Sunday, January 17, 2010

the source of unobtainium...,


DailyMail | This two-mile-wide crater in one of the most remote corners of China is the secretive Baiyun Obo mine. It's the world's biggest mine and the largest single source of rare-earths, the metallic elements that are driving the global revolution in green technology.

The rare-earths blasted out of rocks here feed more than 77 per cent of global demand for elements such as terbium, which power low-energy lightbulbs; neodymium, which powers wind turbines; and lanthanum, which powers the batteries of hybrid cars such as the Toyota Prius.

They are also used in mobile phones, computers, iPods, LCD screens, washing machines, digital cameras and X-ray machines, as well as missile guidance systems and even space rockets. Industries reliant on the rare-earths are estimated to be worth an astonishing £3trillion, or five per cent of global GDP.

I was the first Western journalist to set foot inside the mine. What I saw at Baiyun Obo and the poisoned refineries it feeds raises disturbing questions about the future we are buying into - and who will control it.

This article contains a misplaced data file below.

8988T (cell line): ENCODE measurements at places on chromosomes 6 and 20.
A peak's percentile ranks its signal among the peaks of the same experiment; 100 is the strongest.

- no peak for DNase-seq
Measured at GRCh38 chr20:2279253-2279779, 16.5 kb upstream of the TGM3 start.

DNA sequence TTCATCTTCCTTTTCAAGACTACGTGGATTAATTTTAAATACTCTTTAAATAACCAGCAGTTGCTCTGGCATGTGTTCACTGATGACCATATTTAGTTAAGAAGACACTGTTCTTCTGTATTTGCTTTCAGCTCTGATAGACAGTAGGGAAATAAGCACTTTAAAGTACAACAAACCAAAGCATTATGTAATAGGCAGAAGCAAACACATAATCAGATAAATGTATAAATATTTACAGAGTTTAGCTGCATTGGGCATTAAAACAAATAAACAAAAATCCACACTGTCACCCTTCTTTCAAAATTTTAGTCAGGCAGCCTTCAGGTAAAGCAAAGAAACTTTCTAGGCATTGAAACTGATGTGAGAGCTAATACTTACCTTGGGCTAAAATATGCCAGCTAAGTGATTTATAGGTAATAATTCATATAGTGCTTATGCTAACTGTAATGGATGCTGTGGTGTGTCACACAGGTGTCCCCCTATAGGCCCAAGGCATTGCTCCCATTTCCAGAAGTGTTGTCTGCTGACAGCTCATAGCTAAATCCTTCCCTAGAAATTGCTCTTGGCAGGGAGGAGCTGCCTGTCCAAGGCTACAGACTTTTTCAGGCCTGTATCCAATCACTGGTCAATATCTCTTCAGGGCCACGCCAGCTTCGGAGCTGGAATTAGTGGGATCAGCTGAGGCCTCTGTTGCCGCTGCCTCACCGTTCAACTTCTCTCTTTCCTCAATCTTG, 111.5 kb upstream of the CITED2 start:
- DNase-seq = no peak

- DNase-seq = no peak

A brave worker agreed to smuggle me past tight security and the police patrolling the perimeter in four-wheel-drive vehicles to show me around the site which is run by the state-controlled Inner Mongolia Baotou Steel Rare-Earth Hi-Tech Company.

On the crater floor, Terex dumper trucks, the largest in China, towered over us as they shifted 168 tons of rare-earth rock. It's a 24-hour-a-day operation.
Worker at Baiyun Obo mine

Front line: A worker's clothes are peppered with holes burned by the acid used by refineries to extract the rare-earths from the rocks

The rocks are full of rare-earth metals combined with iron ore, and the rare-earths are extracted as a supplementary process to the iron-ore extraction, making it the most productive source of rare-earths on the planet.

It is a source upon which the Western world has become dependent. In 2008, China supplied 139,000 tons worldwide, 97 per cent of the world's total rare-earth production.

The architect of modern China, Deng Xiaoping, realised the significance of the elements lurking in the arid wastes of Inner Mongolia almost 20 years ago when he said: 'There is oil in the Middle East but there is rare-earth in China.'